Lincoln (Touchstone Pictures, PG-13)

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lincoln sqAs you have probably gathered, this film could hardly be better cast than it is. Day-Lewis is always memorable, of course, and here he doesn’t disappoint.

 

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If you’re looking for something not to like about the new, extremely high-profile Steven Spielberg picture Lincoln, there is definitely some stuff to pick apart. You almost kind of want to, given that there will probably be no movie with a higher pedigree than this one to be released anytime soon. Director? Two-time Best Director winner Spielberg. Star? Two-time Best Actor-winner Daniel Day-Lewis. Screenwriter? Pulitzer Prize-winning playwright Tony Kushner, who authored both Angels in America and Spielberg’s 2005 film Munich. See what I mean? And this isn’t even to get into the supporting cast or behind-the-scenes filmmakers. Really, though, what’s the use? I’m not always the biggest Spielberg fan, and even I’m happy to report that Lincoln is the most solid film he’s made in quite some time; perhaps since 1993’s Schindler’s List.

One thing I feel like I should clarify, and also that the film’s marketing campaign should clarify: Despite what the film’s title and campaign would have you believe, this is not a biographical picture about Abraham Lincoln. It is, of course, about him, but perhaps not in the way that you’d expect or are led to believe; it really only concerns the last four months of the Civil War, and is much more about the passing of the 13th Amendment to the Constitution than it is about Lincoln himself. In fact, I’d estimate that that Day-Lewis is onscreen as Lincoln in perhaps only two-thirds of the film; it could have just as aptly been titled Stevens, after Tommy Lee Jones’ Thaddeus Stevens, who is just as integral to the plot as Lincoln is, and who gets about the same amount of screen time.

But let’s look at the movie as it is, and not the movie the publicists seem to want it to be. The screenplay is based in part on Doris Kearns Goodwin’s beloved bestseller Team of Rivals: The Political Genius of Abraham Lincoln (Team of Rivals would have been a much better title for the film, as that gets as quite a bit closer to what it is actually about), and is a drama about how Lincoln got the controversial Emancipation Proclamation passed. How the film depicts this is a combination of efforts from the affably human and likeable Lincoln himself, the curmudgeonly leadership of the Ways and Means Committee chairman and longtime abolitionist Stevens, and the rowdy manipulating of a gang of political goofballs, Bilbo (James Spader), Latham (John Hawkes, who’s likely to face off against Day-Lewis for the Best Actor Oscar this year, for his performance in The Sessions), and Schell (Tim Blake Nelson).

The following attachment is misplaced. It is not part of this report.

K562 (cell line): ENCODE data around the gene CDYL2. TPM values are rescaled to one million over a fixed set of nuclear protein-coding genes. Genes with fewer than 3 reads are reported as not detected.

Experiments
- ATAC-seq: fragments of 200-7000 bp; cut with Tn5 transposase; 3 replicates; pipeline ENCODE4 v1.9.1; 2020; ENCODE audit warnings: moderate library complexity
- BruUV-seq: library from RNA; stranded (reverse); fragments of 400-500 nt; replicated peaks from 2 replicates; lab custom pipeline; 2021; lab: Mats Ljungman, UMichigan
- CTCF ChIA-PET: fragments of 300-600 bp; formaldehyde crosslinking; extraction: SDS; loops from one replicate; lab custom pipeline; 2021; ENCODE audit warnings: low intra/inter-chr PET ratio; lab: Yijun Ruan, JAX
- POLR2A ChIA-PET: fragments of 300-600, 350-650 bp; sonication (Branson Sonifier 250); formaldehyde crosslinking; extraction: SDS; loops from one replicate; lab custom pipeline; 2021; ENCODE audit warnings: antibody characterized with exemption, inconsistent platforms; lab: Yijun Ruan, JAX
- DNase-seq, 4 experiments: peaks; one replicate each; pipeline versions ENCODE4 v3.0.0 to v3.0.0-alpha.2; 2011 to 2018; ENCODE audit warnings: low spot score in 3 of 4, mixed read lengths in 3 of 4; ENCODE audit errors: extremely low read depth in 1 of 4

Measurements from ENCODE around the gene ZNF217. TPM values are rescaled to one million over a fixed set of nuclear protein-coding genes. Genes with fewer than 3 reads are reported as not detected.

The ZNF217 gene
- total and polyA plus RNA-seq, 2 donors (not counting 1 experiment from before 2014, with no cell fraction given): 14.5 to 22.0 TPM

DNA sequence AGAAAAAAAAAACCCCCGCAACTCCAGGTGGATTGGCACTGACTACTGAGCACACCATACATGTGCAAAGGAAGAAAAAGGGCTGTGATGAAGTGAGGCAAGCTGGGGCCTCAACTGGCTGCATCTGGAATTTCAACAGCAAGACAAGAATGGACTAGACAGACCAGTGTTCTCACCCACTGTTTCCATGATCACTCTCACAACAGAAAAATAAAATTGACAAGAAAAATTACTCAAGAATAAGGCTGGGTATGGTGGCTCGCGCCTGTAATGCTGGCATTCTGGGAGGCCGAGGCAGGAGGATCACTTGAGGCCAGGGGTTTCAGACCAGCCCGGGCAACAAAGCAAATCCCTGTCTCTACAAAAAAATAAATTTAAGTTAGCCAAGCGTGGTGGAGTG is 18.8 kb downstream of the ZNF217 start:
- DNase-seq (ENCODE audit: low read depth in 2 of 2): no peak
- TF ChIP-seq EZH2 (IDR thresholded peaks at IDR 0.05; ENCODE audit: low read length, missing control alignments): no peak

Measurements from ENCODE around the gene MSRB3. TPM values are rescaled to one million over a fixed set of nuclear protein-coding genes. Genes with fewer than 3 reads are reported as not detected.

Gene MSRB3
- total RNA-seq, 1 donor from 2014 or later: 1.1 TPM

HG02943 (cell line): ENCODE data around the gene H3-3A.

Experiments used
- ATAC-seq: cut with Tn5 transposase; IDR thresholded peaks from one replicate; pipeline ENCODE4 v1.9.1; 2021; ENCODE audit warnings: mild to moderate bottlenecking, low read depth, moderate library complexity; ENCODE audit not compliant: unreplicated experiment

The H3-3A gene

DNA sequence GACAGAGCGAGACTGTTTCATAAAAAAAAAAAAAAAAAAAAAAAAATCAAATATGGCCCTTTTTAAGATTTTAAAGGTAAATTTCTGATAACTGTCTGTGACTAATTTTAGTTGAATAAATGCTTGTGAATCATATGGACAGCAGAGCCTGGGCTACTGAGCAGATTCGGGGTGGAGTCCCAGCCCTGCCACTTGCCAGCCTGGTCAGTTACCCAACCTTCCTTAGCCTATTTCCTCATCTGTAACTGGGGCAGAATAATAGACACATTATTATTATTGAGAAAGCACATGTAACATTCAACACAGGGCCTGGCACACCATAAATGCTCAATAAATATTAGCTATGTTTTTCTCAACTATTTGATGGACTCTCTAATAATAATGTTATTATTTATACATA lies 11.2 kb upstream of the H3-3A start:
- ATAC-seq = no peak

As you have probably gathered, this film could hardly be better cast than it is. Day-Lewis is always memorable, of course, and here he doesn’t disappoint. The best thing he (and Kushner, and Goodwin) do with Lincoln as a character is to make him highly amused at himself; he’s always wanting to regale those listening to him with vaguely off-color stories, which he, himself, thinks are so funny, he can hardly get them out for chuckling at his own wit. What sounds like it would probably be annoying on paper is very endearing in the film, especially in the framework of one of the most iconic figures in American history. (As Goodwin reports it, this is also an accurate depiction of the way Lincoln really was.) Elsewhere, Stevens is arguably the real hero of the film, and Tommy Lee Jones, another always-good actor (though in a different way than Day-Lewis tends to be), easily holds his own against Day-Lewis in terms of likeability and memorability—though I can be a sucker for rascally old politicians in film, so long as their views line up with my own.

Now that the election is over, it’s easy to resist the urge to read things as political statements, since we don’t absolutely have to anymore. Still, if you’re willing to reopen that part of your brain so soon, it’s worth the effort here. Although it’s done subtly, it isn’t hard to spot the parallels that openly gay Kushner draws between the abolitionist movement and the current gay rights movement, all the while repurposing terms that provoke such a gut reaction these days as “Republican,” “Democrat,” and “Conservative” to a closer (and glaring, by comparison) definition of what they meant circa the mid-1800s. | Pete Timmermann

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